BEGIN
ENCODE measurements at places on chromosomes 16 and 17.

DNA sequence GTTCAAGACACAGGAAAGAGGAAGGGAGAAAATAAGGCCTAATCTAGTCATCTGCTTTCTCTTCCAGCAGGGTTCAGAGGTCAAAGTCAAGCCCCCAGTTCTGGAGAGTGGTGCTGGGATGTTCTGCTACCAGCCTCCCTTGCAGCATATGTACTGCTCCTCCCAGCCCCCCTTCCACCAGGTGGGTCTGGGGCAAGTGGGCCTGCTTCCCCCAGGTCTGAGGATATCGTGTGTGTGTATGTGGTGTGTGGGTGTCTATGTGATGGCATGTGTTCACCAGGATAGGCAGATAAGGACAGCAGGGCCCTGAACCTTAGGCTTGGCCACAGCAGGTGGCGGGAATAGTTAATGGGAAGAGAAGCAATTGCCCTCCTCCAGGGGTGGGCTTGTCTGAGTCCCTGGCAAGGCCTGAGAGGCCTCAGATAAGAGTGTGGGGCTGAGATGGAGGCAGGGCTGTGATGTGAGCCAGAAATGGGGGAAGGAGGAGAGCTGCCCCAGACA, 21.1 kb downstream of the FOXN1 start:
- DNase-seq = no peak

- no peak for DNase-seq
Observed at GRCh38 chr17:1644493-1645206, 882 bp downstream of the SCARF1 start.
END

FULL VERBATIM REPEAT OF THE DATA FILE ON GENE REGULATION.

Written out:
ENCODE measurements at places on chromosomes 16 and 17.

DNA sequence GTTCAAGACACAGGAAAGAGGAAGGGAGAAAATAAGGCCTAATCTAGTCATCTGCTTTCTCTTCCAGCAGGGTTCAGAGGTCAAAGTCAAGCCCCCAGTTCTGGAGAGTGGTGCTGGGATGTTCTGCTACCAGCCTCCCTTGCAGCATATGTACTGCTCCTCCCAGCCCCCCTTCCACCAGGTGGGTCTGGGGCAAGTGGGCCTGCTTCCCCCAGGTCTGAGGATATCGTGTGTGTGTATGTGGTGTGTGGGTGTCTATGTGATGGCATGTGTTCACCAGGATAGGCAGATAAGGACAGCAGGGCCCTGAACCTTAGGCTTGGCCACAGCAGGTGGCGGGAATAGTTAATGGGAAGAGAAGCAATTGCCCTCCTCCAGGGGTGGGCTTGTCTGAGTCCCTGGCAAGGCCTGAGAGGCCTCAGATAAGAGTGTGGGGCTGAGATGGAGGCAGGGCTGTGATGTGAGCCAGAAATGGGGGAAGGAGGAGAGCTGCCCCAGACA, 21.1 kb downstream of the FOXN1 start:
- DNase-seq = no peak

- no peak for DNase-seq
Observed at GRCh38 chr17:1644493-1645206, 882 bp downstream of the SCARF1 start.